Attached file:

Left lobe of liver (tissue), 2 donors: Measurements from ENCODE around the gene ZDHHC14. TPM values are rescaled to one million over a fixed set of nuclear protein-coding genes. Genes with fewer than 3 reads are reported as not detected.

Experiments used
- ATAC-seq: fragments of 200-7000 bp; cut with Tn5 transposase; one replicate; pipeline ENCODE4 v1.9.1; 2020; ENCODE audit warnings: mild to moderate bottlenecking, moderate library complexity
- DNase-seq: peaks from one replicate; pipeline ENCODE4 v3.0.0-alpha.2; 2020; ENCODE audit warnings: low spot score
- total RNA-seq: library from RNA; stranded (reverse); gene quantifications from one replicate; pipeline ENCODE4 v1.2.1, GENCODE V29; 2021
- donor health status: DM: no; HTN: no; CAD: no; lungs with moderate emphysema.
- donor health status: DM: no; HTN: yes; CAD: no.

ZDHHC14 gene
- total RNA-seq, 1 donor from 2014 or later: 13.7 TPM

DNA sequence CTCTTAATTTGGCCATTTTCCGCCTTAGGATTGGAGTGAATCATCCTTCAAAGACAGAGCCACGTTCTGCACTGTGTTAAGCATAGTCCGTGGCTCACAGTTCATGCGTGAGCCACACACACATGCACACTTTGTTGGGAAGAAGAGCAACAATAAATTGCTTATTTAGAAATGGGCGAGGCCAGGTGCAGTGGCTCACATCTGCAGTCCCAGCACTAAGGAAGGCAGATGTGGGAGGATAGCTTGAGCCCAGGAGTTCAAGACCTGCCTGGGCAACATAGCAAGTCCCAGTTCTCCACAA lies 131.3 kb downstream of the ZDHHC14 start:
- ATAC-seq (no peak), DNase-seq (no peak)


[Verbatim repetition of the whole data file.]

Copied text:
Left lobe of liver (tissue), 2 donors: Measurements from ENCODE around the gene ZDHHC14. TPM values are rescaled to one million over a fixed set of nuclear protein-coding genes. Genes with fewer than 3 reads are reported as not detected.

Experiments used
- ATAC-seq: fragments of 200-7000 bp; cut with Tn5 transposase; one replicate; pipeline ENCODE4 v1.9.1; 2020; ENCODE audit warnings: mild to moderate bottlenecking, moderate library complexity
- DNase-seq: peaks from one replicate; pipeline ENCODE4 v3.0.0-alpha.2; 2020; ENCODE audit warnings: low spot score
- total RNA-seq: library from RNA; stranded (reverse); gene quantifications from one replicate; pipeline ENCODE4 v1.2.1, GENCODE V29; 2021
- donor health status: DM: no; HTN: no; CAD: no; lungs with moderate emphysema.
- donor health status: DM: no; HTN: yes; CAD: no.

ZDHHC14 gene
- total RNA-seq, 1 donor from 2014 or later: 13.7 TPM

DNA sequence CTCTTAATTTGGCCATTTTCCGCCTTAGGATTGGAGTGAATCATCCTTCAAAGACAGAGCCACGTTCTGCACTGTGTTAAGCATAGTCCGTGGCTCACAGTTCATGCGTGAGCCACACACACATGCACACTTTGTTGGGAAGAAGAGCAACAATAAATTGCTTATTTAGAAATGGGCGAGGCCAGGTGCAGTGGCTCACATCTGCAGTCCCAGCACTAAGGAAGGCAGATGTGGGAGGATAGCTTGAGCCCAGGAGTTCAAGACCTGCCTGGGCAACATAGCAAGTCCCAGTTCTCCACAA lies 131.3 kb downstream of the ZDHHC14 start:
- ATAC-seq (no peak), DNase-seq (no peak)